The truth is that the worst can happen, and God just might allow it.
It makes me understand atheists, really. It would be much easier to just believe in the general goodness of people and chalk up all the suffering in the world to natural selection and random chance. At least, then, no one is responsible for it. Especially not God.
Except that He’s revealed himself to me over and over again. I’ve seen legitimate miracles—the deaf hearing, the lame walking, that sort of thing. But what’s more is the minor miracles I’ve watched in my own life, in myself. Like how when Ashley was still alive, I was a relatively irresponsible, haughty, and self-righteous person. I was often condescending to her, and mistreated her. Her death brought my treatment of her into sharp relief, that I hadn’t valued her as the person she was, cherished her as she deserved. So I repented, came to God with hands held out asking him to change me. And then something crazy happened inside of me. I softened. I became kinder. I found the courage to be a father and husband. Ask the people who knew me then and know me now. I’m a completely different person from the guy who married Ashley.
I’m not an atheist because none of those changes in myself make sense if Jesus didn’t actually rise from the dead and give me new life by infilling me with the Holy Spirit. Like King Herod, we often come to God and ask for a sign that he might prove himself to us, but the truth is that he’s been trying to prove himself inside of us for years, convicting us of sin, urging us to holiness. And he offers the strength of will to become that holy person without cost. It’s not flashy, and it’s not Benny Hinn knocking stadiums over with his coat; it’s a quiet, gentle, minor miracle. But it might be the most important kind he performs, taking our hearts of stone and giving us hearts of flesh.
So, back to this last weekend. We scheduled an induction for Friday morning, and I started to feel that fear first thing monday, like a switch had been turned on in my heart. Up that point, I hadn’t really thought much about the trip to the hospital. I was focused on renovating the baby’s room and getting my work done ahead of time for my paternal leave. I woke up monday morning, though, and there it was, all the possibilities of tragedy trying to flood my heart.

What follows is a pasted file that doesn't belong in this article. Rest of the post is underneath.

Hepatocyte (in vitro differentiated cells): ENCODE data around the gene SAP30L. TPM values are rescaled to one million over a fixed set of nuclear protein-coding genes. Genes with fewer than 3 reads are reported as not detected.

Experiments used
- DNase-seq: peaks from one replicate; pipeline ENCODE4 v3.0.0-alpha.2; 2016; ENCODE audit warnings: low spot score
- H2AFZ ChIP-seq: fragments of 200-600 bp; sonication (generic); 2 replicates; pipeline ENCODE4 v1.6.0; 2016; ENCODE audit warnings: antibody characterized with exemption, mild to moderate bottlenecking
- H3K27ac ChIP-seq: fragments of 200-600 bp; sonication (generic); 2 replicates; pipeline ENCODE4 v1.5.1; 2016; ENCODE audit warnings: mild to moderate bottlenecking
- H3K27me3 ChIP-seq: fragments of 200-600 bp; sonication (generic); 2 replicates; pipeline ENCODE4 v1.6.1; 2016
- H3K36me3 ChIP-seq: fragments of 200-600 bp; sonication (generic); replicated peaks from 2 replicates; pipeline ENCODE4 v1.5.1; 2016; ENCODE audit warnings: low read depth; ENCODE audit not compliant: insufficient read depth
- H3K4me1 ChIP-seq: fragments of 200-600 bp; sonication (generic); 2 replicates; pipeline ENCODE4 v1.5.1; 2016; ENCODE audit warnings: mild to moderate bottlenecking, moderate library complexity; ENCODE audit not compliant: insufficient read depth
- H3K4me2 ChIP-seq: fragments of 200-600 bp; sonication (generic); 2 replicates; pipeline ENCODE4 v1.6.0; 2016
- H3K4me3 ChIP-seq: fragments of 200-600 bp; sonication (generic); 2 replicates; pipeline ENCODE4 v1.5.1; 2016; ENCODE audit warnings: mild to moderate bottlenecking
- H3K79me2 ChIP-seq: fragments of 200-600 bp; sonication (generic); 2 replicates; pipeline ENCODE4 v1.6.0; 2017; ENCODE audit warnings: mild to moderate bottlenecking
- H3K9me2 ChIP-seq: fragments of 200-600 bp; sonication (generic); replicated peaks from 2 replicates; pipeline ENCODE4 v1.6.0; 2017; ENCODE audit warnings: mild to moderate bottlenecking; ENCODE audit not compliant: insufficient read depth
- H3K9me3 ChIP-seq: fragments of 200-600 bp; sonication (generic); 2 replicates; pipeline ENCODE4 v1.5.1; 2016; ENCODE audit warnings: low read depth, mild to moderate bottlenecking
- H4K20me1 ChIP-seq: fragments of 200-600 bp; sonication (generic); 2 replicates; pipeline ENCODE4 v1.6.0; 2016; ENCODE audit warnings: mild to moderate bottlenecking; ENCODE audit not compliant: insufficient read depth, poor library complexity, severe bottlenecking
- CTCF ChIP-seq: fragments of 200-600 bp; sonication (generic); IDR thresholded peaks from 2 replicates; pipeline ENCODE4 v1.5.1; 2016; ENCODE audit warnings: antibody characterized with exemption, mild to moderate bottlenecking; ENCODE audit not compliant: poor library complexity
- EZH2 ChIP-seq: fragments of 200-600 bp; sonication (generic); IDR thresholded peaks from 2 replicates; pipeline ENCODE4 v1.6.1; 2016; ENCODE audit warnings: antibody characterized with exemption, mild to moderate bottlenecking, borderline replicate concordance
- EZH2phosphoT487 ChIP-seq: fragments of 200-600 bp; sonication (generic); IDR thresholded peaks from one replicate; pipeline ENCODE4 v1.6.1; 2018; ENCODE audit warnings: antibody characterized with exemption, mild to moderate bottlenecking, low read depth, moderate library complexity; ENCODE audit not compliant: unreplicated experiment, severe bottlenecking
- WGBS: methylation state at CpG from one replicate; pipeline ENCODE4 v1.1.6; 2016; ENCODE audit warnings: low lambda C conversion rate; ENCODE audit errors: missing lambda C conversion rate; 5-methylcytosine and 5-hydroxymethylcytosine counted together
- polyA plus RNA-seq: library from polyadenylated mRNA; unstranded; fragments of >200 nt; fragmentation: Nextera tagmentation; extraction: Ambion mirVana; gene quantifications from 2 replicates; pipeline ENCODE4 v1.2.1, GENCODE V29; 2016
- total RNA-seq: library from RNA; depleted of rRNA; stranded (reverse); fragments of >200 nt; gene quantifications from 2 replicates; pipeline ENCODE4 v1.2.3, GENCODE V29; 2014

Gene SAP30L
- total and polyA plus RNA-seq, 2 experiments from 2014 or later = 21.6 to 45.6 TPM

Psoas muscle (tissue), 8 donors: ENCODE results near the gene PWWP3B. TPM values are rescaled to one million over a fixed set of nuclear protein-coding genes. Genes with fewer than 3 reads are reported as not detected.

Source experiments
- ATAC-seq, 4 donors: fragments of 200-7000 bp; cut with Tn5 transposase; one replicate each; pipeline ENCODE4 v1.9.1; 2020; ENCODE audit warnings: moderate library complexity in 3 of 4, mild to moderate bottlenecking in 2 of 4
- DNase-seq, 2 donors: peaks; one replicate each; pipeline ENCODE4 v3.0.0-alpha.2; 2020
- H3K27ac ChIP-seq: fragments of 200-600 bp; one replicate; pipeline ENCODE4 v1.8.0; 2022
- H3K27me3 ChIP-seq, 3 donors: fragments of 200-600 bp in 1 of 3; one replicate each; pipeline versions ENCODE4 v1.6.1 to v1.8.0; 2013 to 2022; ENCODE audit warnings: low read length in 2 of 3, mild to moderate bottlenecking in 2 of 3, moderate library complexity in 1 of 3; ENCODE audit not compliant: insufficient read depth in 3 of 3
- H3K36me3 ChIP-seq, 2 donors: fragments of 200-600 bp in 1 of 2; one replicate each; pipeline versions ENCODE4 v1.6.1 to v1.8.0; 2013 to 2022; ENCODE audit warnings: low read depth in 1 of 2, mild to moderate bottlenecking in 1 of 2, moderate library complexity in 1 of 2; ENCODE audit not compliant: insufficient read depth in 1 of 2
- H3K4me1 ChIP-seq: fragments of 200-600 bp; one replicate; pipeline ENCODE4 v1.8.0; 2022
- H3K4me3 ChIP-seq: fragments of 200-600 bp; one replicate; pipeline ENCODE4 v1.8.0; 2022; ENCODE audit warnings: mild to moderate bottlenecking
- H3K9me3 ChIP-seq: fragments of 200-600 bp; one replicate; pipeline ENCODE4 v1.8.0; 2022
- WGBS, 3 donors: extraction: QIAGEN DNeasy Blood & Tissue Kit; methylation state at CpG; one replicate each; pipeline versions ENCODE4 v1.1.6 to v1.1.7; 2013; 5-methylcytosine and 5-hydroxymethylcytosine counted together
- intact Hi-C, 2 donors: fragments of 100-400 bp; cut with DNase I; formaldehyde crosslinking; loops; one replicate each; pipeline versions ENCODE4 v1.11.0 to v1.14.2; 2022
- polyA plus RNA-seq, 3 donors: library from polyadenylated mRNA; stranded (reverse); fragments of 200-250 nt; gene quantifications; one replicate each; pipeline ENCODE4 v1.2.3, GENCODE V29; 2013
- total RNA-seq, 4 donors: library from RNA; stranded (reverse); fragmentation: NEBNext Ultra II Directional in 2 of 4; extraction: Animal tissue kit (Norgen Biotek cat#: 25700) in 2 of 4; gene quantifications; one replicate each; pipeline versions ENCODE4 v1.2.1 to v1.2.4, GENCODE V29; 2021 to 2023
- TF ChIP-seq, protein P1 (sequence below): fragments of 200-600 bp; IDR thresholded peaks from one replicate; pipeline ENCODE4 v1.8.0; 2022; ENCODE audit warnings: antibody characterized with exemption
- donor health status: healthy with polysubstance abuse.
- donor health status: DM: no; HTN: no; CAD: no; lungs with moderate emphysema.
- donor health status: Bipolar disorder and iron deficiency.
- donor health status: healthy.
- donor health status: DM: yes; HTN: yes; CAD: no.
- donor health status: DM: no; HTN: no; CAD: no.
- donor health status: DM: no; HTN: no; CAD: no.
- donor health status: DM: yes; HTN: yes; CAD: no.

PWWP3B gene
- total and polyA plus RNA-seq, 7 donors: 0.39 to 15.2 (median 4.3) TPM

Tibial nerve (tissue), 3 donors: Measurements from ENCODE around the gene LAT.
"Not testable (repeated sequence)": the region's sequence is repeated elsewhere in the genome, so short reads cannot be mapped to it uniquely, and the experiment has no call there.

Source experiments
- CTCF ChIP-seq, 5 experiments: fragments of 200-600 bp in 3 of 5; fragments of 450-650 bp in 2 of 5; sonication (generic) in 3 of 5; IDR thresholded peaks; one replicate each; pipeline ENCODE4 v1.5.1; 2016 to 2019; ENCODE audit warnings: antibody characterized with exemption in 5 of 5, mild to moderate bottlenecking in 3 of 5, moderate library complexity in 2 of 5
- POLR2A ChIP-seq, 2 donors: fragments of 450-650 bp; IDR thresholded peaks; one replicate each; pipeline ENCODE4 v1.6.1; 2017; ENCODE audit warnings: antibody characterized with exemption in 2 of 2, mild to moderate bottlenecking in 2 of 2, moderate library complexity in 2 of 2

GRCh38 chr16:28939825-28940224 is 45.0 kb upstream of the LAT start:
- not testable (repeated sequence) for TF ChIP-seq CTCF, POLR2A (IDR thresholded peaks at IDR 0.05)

I tried to ignore it. I asked for prayer from a friend who struggles with the same thing for the same reasons. Yet, the more I tried to suppress the fear, the more it seemed to bubble up. It all came to a head on thursday night. I’d been working all day, and by the time I came home around nine, the fear had just about taken over. I snapped at my wife when she asked me to do something simple. Funny how fear drives us back to becoming the person from which God redeemed us.
I stopped myself. I took a shower to clear my head, praying the whole time, trying to figure out how to beat this thing. Afterward I sat on the bed, putting my socks on, and just prayed a silent, desperate prayer.
Holy Spirit, I surrender to you. I’m afraid, and I don’t understand how to not be afraid. But do a work in me now.
And a minor miracle started to happen. It wasn’t instantaneous. I had to sleep on that prayer, to consciously surrender to it’s work. But I woke friday morning with peace. It was a weird peace, because I could still look in my heart and see the fear there, the dread of the statistical knowledge that tragedy had found me once and might find me again, but somehow I couldn’t feel it. All I felt was nonsensical peace.
I only have one explanation for that.
“Do not be anxious about anything, but in every situation, by prayer and petition, with thanksgiving, present your requests to God. And the peace of God, which transcends all understanding, will guard your hearts and your minds in Christ Jesus.” Philippians 4:6-7.